“It is not yet clear whether Hamas is ready to place its security forces under Mr Abbas’s control – a major sticking point in the past, Associated Press reports.”

Back in 2014 when a previous (failed) ‘unity deal’ was being negotiated, the BBC similarly told its audiences that:

“…a Hamas official told the Associated Press that there were still disagreements over who should be responsible for paying civil servants in Gaza, and whether the PA’s own security forces would be allowed a significant presence in the territory.” [emphasis added]

That three year-old formula appears again in this latest article:

“Despite the rapprochement between Hamas and Fatah, a number of issues are yet to be resolved.

It is unclear to what extent Hamas will allow the PA’s forces to take over security roles, and what will happen to thousands of Hamas civil servants who have not been on the PA’s payroll for the past decade.”

Since the BBC last reported on this story in September, a senior Hamas official has made statements relating to the issue of Hamas disarmament.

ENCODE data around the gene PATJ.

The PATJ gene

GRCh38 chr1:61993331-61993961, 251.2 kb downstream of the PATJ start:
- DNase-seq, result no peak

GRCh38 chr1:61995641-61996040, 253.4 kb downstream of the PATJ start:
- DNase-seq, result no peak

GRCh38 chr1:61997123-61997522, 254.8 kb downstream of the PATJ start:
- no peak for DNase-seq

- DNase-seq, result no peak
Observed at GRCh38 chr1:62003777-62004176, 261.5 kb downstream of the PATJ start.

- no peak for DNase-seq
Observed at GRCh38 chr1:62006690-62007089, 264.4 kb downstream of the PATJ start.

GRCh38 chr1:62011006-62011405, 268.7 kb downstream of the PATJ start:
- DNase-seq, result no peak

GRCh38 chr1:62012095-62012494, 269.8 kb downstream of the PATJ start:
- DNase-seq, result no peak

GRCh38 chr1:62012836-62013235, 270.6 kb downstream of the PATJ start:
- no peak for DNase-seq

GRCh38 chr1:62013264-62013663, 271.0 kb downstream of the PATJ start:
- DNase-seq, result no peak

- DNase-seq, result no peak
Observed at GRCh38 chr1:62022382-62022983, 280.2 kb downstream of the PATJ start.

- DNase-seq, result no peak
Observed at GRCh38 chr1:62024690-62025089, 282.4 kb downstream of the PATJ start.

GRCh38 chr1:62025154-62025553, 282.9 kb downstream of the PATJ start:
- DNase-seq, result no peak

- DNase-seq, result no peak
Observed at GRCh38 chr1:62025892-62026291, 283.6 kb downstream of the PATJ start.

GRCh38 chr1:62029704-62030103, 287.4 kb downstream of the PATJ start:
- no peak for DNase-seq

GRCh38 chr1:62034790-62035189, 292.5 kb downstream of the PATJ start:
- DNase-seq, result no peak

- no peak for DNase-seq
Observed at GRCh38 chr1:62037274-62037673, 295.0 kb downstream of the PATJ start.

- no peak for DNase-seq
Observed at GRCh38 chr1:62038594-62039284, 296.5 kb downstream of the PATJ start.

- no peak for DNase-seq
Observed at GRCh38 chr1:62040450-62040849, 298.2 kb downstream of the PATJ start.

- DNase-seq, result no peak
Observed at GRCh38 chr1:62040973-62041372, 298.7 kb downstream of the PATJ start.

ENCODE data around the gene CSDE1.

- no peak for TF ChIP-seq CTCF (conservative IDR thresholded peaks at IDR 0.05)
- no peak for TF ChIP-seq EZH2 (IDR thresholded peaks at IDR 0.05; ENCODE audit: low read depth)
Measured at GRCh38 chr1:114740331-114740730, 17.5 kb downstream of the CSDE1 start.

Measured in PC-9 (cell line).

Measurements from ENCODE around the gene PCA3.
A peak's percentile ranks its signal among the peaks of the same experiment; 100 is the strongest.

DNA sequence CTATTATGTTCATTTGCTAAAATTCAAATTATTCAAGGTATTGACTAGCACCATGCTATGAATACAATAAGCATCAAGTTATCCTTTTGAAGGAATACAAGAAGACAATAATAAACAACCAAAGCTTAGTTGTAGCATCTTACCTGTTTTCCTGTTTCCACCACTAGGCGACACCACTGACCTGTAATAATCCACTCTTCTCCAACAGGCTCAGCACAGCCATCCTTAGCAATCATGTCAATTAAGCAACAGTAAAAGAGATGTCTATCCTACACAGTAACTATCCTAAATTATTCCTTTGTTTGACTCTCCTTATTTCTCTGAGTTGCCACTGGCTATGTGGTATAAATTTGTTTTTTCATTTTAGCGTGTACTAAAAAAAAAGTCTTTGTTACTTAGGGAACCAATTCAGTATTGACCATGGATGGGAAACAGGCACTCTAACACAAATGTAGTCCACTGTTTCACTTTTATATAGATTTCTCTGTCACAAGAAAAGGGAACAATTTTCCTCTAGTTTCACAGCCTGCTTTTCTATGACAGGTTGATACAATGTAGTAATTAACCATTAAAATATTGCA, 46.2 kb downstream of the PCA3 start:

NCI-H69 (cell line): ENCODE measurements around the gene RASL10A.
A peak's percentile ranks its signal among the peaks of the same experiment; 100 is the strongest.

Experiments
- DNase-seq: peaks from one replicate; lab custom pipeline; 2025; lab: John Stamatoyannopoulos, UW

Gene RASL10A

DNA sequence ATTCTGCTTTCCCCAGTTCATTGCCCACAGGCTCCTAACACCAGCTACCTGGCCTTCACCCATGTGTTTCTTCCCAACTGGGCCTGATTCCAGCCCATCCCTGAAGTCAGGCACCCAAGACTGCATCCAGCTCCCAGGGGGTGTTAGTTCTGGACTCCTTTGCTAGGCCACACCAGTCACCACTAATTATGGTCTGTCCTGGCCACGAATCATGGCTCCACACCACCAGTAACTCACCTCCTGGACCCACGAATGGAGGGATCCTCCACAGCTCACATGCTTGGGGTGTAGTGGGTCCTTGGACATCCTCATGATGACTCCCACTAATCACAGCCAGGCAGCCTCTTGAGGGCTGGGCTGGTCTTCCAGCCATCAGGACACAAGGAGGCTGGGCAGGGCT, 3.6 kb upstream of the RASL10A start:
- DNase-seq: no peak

“Senior Hamas leader Moussa Abu Marzouk said on Thursday that the Gaza-based terror group is not prepared to discuss the dissolution of its military wing during talks with the Fatah party, as the two sides attempt to form a unity government. […]

“This issue [of Hamas disarming] is not up for discussion, not previously and neither will it be in the future,” Abu Marzouk said in an interview with the semi-official Turkish news agency Al-Andalous. “The weapons of the resistance are for the protection of the Palestinian people, and it is inconceivable that Hamas will lay down its weapons as long as its land is occupied and its people dispersed.” […]

Hamas’s military wing, the Izz ad-Din al-Qassam Brigades, has a reported  27,000 armed men divided into six regional brigades, with 25 battalions and 106 companies.”

Despite its previous enthusiastic coverage of the prospect of a Hamas-Fatah unity government, the BBC has not since reported Abu Marzouk’s statements.